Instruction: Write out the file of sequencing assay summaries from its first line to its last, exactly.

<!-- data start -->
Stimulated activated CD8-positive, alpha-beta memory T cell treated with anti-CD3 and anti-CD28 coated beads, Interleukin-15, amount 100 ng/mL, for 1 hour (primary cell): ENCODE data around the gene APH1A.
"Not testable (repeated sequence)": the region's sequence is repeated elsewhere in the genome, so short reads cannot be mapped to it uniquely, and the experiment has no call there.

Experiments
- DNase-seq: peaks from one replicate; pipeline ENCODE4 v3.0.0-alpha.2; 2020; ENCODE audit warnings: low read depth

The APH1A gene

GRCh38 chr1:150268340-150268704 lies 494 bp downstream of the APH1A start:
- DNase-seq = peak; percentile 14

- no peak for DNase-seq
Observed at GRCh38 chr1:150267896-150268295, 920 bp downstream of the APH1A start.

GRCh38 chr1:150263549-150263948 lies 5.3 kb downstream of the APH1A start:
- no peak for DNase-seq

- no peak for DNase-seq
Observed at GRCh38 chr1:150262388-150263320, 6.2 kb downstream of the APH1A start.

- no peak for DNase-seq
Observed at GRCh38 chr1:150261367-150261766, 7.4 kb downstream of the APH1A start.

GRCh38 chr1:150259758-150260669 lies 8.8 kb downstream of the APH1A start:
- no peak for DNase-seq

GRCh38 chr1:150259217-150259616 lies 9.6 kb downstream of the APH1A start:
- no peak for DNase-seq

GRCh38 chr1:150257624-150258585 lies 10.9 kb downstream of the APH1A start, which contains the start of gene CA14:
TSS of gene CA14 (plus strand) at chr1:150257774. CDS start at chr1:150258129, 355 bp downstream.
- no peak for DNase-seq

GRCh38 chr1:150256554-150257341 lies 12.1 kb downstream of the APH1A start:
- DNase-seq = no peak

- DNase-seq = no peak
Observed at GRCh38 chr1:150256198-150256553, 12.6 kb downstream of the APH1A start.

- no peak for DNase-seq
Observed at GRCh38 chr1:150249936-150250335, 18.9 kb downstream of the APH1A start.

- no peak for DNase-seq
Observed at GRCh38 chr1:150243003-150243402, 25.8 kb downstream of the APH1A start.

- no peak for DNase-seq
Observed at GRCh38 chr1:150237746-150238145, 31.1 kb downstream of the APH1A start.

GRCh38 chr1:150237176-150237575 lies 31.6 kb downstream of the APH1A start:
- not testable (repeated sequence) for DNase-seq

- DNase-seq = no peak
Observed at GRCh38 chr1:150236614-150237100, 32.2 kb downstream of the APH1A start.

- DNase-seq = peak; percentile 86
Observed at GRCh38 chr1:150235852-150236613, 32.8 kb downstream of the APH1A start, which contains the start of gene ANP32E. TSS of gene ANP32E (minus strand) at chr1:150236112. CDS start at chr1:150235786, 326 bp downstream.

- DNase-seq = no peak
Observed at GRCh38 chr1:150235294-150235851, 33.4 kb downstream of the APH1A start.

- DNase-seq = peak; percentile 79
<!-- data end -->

Stimulated activated CD8-positive, alpha-beta memory T cell treated with anti-CD3 and anti-CD28 coated beads, Interleukin-15, amount 100 ng/mL, for 1 hour (primary cell): ENCODE data around the gene APH1A.
"Not testable (repeated sequence)": the region's sequence is repeated elsewhere in the genome, so short reads cannot be mapped to it uniquely, and the experiment has no call there.

Experiments
- DNase-seq: peaks from one replicate; pipeline ENCODE4 v3.0.0-alpha.2; 2020; ENCODE audit warnings: low read depth

The APH1A gene

GRCh38 chr1:150268340-150268704 lies 494 bp downstream of the APH1A start:
- DNase-seq = peak; percentile 14

- no peak for DNase-seq
Observed at GRCh38 chr1:150267896-150268295, 920 bp downstream of the APH1A start.

GRCh38 chr1:150263549-150263948 lies 5.3 kb downstream of the APH1A start:
- no peak for DNase-seq

- no peak for DNase-seq
Observed at GRCh38 chr1:150262388-150263320, 6.2 kb downstream of the APH1A start.

- no peak for DNase-seq
Observed at GRCh38 chr1:150261367-150261766, 7.4 kb downstream of the APH1A start.

GRCh38 chr1:150259758-150260669 lies 8.8 kb downstream of the APH1A start:
- no peak for DNase-seq

GRCh38 chr1:150259217-150259616 lies 9.6 kb downstream of the APH1A start:
- no peak for DNase-seq

GRCh38 chr1:150257624-150258585 lies 10.9 kb downstream of the APH1A start, which contains the start of gene CA14:
TSS of gene CA14 (plus strand) at chr1:150257774. CDS start at chr1:150258129, 355 bp downstream.
- no peak for DNase-seq

GRCh38 chr1:150256554-150257341 lies 12.1 kb downstream of the APH1A start:
- DNase-seq = no peak

- DNase-seq = no peak
Observed at GRCh38 chr1:150256198-150256553, 12.6 kb downstream of the APH1A start.

- no peak for DNase-seq
Observed at GRCh38 chr1:150249936-150250335, 18.9 kb downstream of the APH1A start.

- no peak for DNase-seq
Observed at GRCh38 chr1:150243003-150243402, 25.8 kb downstream of the APH1A start.

- no peak for DNase-seq
Observed at GRCh38 chr1:150237746-150238145, 31.1 kb downstream of the APH1A start.

GRCh38 chr1:150237176-150237575 lies 31.6 kb downstream of the APH1A start:
- not testable (repeated sequence) for DNase-seq

- DNase-seq = no peak
Observed at GRCh38 chr1:150236614-150237100, 32.2 kb downstream of the APH1A start.

- DNase-seq = peak; percentile 86
Observed at GRCh38 chr1:150235852-150236613, 32.8 kb downstream of the APH1A start, which contains the start of gene ANP32E. TSS of gene ANP32E (minus strand) at chr1:150236112. CDS start at chr1:150235786, 326 bp downstream.

- DNase-seq = no peak
Observed at GRCh38 chr1:150235294-150235851, 33.4 kb downstream of the APH1A start.

- DNase-seq = peak; percentile 79